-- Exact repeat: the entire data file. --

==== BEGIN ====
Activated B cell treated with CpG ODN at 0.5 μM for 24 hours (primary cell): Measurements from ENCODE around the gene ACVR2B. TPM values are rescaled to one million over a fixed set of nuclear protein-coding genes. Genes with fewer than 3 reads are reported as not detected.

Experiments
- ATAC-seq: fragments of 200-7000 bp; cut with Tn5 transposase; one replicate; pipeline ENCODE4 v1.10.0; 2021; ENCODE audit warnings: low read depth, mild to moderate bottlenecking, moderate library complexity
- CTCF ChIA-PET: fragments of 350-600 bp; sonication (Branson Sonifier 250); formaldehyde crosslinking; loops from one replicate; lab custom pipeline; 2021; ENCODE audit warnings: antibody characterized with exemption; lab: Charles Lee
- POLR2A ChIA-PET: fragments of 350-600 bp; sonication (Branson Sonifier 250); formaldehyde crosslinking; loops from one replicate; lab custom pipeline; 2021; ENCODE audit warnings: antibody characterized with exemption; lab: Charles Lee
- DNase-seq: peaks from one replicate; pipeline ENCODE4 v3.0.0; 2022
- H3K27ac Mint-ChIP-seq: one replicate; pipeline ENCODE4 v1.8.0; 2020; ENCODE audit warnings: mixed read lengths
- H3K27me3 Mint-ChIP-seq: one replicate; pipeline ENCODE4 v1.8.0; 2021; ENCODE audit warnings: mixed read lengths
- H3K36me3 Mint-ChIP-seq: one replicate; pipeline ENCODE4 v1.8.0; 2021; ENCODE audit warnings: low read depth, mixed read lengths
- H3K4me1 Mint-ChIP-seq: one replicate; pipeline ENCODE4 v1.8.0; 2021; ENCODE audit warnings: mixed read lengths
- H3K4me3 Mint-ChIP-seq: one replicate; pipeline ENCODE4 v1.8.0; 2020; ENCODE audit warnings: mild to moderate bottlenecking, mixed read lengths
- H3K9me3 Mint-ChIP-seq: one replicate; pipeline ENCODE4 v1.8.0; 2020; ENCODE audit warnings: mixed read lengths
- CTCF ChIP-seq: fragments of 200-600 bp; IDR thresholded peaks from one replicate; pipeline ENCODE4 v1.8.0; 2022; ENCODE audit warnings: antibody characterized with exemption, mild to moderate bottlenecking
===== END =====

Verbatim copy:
Activated B cell treated with CpG ODN at 0.5 μM for 24 hours (primary cell): Measurements from ENCODE around the gene ACVR2B. TPM values are rescaled to one million over a fixed set of nuclear protein-coding genes. Genes with fewer than 3 reads are reported as not detected.

Experiments
- ATAC-seq: fragments of 200-7000 bp; cut with Tn5 transposase; one replicate; pipeline ENCODE4 v1.10.0; 2021; ENCODE audit warnings: low read depth, mild to moderate bottlenecking, moderate library complexity
- CTCF ChIA-PET: fragments of 350-600 bp; sonication (Branson Sonifier 250); formaldehyde crosslinking; loops from one replicate; lab custom pipeline; 2021; ENCODE audit warnings: antibody characterized with exemption; lab: Charles Lee
- POLR2A ChIA-PET: fragments of 350-600 bp; sonication (Branson Sonifier 250); formaldehyde crosslinking; loops from one replicate; lab custom pipeline; 2021; ENCODE audit warnings: antibody characterized with exemption; lab: Charles Lee
- DNase-seq: peaks from one replicate; pipeline ENCODE4 v3.0.0; 2022
- H3K27ac Mint-ChIP-seq: one replicate; pipeline ENCODE4 v1.8.0; 2020; ENCODE audit warnings: mixed read lengths
- H3K27me3 Mint-ChIP-seq: one replicate; pipeline ENCODE4 v1.8.0; 2021; ENCODE audit warnings: mixed read lengths
- H3K36me3 Mint-ChIP-seq: one replicate; pipeline ENCODE4 v1.8.0; 2021; ENCODE audit warnings: low read depth, mixed read lengths
- H3K4me1 Mint-ChIP-seq: one replicate; pipeline ENCODE4 v1.8.0; 2021; ENCODE audit warnings: mixed read lengths
- H3K4me3 Mint-ChIP-seq: one replicate; pipeline ENCODE4 v1.8.0; 2020; ENCODE audit warnings: mild to moderate bottlenecking, mixed read lengths
- H3K9me3 Mint-ChIP-seq: one replicate; pipeline ENCODE4 v1.8.0; 2020; ENCODE audit warnings: mixed read lengths
- CTCF ChIP-seq: fragments of 200-600 bp; IDR thresholded peaks from one replicate; pipeline ENCODE4 v1.8.0; 2022; ENCODE audit warnings: antibody characterized with exemption, mild to moderate bottlenecking